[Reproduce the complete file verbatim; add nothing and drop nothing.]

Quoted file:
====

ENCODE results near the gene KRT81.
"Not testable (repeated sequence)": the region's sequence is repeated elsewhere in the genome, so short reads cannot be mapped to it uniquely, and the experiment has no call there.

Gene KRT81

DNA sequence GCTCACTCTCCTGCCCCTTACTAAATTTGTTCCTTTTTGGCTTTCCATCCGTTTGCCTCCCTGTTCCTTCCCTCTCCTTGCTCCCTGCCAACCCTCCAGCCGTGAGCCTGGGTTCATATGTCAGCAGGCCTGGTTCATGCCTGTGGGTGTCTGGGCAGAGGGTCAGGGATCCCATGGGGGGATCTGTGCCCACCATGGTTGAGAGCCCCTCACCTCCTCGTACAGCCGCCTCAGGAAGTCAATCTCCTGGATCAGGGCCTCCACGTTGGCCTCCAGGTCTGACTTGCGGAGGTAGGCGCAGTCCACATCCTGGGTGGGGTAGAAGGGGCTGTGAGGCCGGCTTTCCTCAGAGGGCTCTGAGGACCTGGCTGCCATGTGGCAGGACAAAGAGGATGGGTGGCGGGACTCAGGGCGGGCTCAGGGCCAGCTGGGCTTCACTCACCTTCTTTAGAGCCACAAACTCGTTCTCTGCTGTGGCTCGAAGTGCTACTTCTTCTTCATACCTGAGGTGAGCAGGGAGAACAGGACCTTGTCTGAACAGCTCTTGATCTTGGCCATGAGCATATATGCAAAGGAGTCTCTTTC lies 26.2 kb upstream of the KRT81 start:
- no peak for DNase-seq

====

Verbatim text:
ENCODE results near the gene KRT81.
"Not testable (repeated sequence)": the region's sequence is repeated elsewhere in the genome, so short reads cannot be mapped to it uniquely, and the experiment has no call there.

Gene KRT81

DNA sequence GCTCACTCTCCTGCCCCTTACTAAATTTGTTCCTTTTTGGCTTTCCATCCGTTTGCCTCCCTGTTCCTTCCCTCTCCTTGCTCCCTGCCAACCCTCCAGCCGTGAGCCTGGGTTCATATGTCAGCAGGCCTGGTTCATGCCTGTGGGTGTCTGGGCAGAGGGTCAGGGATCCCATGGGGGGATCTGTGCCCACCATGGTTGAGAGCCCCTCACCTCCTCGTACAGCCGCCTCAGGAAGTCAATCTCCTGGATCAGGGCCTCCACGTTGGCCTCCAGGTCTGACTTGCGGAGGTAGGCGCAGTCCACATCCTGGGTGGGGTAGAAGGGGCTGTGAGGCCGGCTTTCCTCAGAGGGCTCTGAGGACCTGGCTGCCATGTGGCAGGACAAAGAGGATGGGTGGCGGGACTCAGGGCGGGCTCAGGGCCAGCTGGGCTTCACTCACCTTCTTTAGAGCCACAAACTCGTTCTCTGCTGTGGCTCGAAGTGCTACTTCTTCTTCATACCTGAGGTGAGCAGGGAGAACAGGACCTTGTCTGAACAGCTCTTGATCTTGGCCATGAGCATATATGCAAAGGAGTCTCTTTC lies 26.2 kb upstream of the KRT81 start:
- no peak for DNase-seq